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New Virus Decides If Your Computer Is Best Suited For Ransomware or Crypto Mining

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July 9, 2018



Security researchers in Russia has found a unique piece of Malware that infects systems with either ransomware or Cryptocurrency mining tools, depending upon they configurations to decide which of the two schemes could be more profitable on your device.

Ransomware is a type of malware that systematically locks down your computer and prevents you from accessing the encrypted data within the device, sometime acrossa whole network, until you decide to pay a ransom to get the decryption key required to decrypt your files – most well known ransomeware of late is WannaCry, a 2017/2018 worldwide cyberattack by the WannaCry ransomware cryptoworm, which targeted computers running the Microsoft Windows operating system by encrypting data and demanding ransom payments in the Bitcoin cryptocurrency. Whilst Cryptocurrency Minining or or otherwise known as Cryptomining, is a process in which transactions for various forms of Cryptocurrency which are varied and added to the blackchain digital ledger. Also known as altcoin mining, cryptocoin mining, or Bitmining, cryptocurrency mining has increased both as a topic and activity as cryptocurrency real-world usaged it’s self has grown expenentially in the last few years.

Ransomware has previously been the most effective way of attacking a user, but Ransomware doesn’t always guarantee a payback especially if the victim has nothing important in their local disks. This has prompted a shift of cyber crime focus more towards fraudulent cryptocurrency mining as a method of extracting money using victims’ computers.

Researchers at Russian security firm Kaspersky Labs have discovered a new variant of the Rakhni ransomeware family, which has now been upgraded to included bitmining capabilities that allows the virus to chose as to which attack it will execute.



Written in Delphi programming language, the Rakhni malware is being spread using spear-phishing emails with an MS word file in the attachment, which if opened, prompts the victim to save the document and enable editing.

The document includes a PDF icon, which is clicked, launches a malicious executable on the victim’s computer and immediately displays a fake error message box upon execution, tricking victims into thinking that a system file required to open the document is missing.

How does it decide on a Mining or Ransomware attack?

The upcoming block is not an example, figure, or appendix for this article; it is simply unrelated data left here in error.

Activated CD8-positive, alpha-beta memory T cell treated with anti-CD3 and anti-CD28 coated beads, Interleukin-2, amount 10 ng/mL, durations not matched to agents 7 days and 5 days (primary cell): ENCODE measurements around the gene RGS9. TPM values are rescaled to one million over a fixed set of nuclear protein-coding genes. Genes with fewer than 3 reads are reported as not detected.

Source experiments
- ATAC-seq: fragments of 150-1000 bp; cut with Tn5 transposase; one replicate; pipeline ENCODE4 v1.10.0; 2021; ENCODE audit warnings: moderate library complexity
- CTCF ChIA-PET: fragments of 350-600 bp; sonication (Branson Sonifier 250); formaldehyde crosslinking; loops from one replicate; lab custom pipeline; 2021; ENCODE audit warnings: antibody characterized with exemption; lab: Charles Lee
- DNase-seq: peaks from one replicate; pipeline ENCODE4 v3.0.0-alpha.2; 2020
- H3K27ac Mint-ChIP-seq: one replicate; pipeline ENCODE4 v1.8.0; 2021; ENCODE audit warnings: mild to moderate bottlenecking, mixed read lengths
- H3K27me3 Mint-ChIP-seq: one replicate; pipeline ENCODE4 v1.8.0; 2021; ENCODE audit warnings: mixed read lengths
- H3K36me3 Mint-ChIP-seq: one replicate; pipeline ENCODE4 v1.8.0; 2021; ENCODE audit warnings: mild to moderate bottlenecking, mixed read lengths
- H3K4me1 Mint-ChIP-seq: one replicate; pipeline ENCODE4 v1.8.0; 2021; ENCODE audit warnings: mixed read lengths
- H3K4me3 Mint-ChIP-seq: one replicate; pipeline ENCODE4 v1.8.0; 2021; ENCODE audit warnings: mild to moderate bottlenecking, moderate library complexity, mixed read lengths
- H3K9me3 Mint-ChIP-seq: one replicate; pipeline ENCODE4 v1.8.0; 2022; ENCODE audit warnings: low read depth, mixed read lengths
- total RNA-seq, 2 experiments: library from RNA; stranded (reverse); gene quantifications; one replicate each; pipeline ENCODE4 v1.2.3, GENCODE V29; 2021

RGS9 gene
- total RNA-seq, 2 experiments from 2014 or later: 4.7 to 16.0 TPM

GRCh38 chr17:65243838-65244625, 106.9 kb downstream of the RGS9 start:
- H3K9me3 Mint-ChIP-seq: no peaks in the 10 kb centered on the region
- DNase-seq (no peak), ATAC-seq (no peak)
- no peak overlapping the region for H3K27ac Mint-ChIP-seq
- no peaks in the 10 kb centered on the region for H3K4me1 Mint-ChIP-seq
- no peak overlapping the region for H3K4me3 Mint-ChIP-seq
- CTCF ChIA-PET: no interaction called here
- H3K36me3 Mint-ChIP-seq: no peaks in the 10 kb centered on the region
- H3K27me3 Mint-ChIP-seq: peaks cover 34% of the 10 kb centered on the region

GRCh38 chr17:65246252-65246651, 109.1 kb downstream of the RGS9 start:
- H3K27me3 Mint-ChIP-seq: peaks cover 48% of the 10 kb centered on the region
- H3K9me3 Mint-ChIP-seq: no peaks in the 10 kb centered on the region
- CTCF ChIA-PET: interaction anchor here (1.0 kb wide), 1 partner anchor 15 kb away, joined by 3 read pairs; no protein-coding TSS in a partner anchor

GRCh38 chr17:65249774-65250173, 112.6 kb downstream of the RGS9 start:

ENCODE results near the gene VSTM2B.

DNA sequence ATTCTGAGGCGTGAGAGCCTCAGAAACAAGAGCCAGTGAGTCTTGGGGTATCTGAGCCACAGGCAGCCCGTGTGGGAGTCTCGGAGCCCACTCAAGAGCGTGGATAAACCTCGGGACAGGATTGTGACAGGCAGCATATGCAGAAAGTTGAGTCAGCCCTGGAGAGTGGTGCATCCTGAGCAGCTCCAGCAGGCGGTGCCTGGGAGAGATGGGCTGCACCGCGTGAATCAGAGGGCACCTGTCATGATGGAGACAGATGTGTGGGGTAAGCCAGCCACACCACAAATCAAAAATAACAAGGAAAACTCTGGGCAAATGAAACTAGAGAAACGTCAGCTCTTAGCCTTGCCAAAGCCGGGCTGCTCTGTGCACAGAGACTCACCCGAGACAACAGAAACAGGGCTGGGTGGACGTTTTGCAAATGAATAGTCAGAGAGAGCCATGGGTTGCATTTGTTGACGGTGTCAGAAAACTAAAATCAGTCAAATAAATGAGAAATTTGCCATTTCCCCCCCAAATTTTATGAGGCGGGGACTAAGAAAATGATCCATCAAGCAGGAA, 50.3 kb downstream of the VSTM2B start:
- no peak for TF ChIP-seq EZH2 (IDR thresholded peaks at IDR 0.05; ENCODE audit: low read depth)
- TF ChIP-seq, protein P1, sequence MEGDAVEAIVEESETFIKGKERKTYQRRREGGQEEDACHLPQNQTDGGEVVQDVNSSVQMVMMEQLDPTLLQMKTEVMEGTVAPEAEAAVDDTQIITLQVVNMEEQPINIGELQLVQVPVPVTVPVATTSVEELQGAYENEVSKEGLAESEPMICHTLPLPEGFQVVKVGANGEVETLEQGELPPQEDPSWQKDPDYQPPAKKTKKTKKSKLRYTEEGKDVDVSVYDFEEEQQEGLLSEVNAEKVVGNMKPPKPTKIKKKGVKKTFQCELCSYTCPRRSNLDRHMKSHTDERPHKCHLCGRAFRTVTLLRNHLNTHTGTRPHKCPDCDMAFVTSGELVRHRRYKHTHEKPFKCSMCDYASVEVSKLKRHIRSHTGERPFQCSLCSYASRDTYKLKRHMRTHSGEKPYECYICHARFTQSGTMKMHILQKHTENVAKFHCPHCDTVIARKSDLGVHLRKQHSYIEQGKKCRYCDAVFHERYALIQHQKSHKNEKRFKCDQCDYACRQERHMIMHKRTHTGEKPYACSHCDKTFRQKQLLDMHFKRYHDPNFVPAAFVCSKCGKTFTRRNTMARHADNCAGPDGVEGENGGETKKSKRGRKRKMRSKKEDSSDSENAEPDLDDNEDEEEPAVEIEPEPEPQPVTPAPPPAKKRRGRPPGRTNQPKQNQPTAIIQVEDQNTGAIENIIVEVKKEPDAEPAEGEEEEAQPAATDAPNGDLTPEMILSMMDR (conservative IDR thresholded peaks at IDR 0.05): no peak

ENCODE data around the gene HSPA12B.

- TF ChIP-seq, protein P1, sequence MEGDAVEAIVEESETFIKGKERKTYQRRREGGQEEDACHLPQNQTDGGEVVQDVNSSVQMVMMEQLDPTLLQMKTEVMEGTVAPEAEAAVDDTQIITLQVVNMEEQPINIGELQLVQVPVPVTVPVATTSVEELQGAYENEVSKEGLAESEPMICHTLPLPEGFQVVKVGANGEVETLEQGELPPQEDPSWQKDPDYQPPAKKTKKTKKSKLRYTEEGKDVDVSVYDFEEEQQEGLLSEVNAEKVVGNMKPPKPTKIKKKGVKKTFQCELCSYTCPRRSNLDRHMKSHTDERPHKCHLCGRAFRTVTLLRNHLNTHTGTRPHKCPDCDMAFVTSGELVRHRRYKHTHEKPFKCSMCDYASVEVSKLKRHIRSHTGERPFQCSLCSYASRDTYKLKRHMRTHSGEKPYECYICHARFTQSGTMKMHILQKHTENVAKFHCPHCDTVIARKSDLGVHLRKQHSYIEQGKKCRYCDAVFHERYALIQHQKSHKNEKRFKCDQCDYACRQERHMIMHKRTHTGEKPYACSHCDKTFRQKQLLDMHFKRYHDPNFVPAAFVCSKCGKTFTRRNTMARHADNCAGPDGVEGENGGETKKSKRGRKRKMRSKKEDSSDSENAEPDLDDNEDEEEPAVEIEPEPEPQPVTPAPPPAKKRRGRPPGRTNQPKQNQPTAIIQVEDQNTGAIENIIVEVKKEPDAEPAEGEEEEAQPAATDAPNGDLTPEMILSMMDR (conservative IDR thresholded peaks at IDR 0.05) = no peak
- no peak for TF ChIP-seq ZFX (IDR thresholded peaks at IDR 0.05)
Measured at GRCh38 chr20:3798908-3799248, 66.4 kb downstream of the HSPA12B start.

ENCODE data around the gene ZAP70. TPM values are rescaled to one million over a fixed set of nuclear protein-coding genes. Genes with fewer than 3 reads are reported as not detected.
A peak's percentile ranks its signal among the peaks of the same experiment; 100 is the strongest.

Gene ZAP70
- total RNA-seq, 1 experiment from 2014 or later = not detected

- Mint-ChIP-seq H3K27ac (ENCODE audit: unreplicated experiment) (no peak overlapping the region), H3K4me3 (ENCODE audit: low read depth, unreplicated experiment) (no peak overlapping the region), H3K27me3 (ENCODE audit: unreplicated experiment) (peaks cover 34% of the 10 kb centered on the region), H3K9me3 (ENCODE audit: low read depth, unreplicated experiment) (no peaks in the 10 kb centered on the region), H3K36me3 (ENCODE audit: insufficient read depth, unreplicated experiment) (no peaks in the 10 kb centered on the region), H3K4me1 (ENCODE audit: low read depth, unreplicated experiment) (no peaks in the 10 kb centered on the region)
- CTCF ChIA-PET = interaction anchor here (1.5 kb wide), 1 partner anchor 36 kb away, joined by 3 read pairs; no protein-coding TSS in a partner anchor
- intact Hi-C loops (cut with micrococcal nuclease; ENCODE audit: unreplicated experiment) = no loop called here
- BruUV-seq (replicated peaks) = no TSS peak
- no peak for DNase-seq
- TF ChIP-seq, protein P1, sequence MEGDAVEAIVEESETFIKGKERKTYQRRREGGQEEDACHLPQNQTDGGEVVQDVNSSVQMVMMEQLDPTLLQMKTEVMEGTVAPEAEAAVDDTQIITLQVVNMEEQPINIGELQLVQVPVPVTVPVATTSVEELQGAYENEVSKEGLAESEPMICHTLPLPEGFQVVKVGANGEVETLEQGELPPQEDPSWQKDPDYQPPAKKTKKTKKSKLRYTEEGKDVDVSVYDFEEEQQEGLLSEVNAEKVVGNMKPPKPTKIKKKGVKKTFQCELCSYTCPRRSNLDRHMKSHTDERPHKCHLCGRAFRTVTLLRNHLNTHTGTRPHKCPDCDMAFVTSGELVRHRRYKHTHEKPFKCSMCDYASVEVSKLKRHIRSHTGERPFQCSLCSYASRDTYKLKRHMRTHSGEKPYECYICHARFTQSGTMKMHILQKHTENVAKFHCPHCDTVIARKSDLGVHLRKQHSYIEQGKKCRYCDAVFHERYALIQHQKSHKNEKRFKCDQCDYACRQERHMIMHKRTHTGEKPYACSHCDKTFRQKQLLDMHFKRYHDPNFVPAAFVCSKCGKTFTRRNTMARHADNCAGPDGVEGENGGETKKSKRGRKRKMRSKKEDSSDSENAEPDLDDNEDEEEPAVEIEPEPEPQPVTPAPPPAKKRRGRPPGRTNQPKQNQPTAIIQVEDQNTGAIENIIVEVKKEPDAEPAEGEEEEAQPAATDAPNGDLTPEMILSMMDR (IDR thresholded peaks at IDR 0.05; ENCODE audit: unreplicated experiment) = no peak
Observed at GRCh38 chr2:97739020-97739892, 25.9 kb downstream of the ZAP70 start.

In the background the malware performs many anti-VM and anti-sandbox checks to decide if it could infect the system without being caught. If all conditions are met, the malware will then perform more checks to the users system to decide what the final execution of the attack, i.e., ransomware or bitmining.

1.) Installs Ransomware—if the target system has a ‘Bitcoin’ folder in the AppData section.

Before encrypting files with the RSA-1024 encryption algorithm, the malware terminates all processes that match a predefined list of popular applications and then displays a ransom note via a text file.

2.) Installs cryptocurrency miner—if ‘Bitcoin’ folder doesn’t exist and the machine has more than two logical processors.

If the system gets infected with a cryptocurrency miner, it uses MinerGate utility to mine Monero (XMR), Monero Original (XMO) and Dashcoin (DSH) cryptocurrencies in the background.


Besides this, the malware uses CertMgr.exe utility to install fake root certificates that claim to have been issued by Microsoft Corporation and Adobe Systems Incorporated in an attempt to disguise the miner as a trusted process.

3.) Activates worm component—if there’s no ‘Bitcoin’ folder and just one logical processor.

This component helps the malware to copy itself to all the computers located in the local network using shared resources.

“For each computer listed in the file the Trojan checks if the folder Users is shared and, if so, the malware copies itself to the folder \AppData\Roaming\Microsoft\Windows\Start Menu\Programs\Startup of each accessible user,” the researchers note.

Regardless of which infection is chosen, the malware performs a check if one of the listed antivirus processes is launched. If no AV process is found in the system, the malware will run several cmd commands in an attempt to disable Windows Defender.


If unsure about your systems please talk to your head of IT Security or contact one of our representatives by booking a meeting or through our contacts page.

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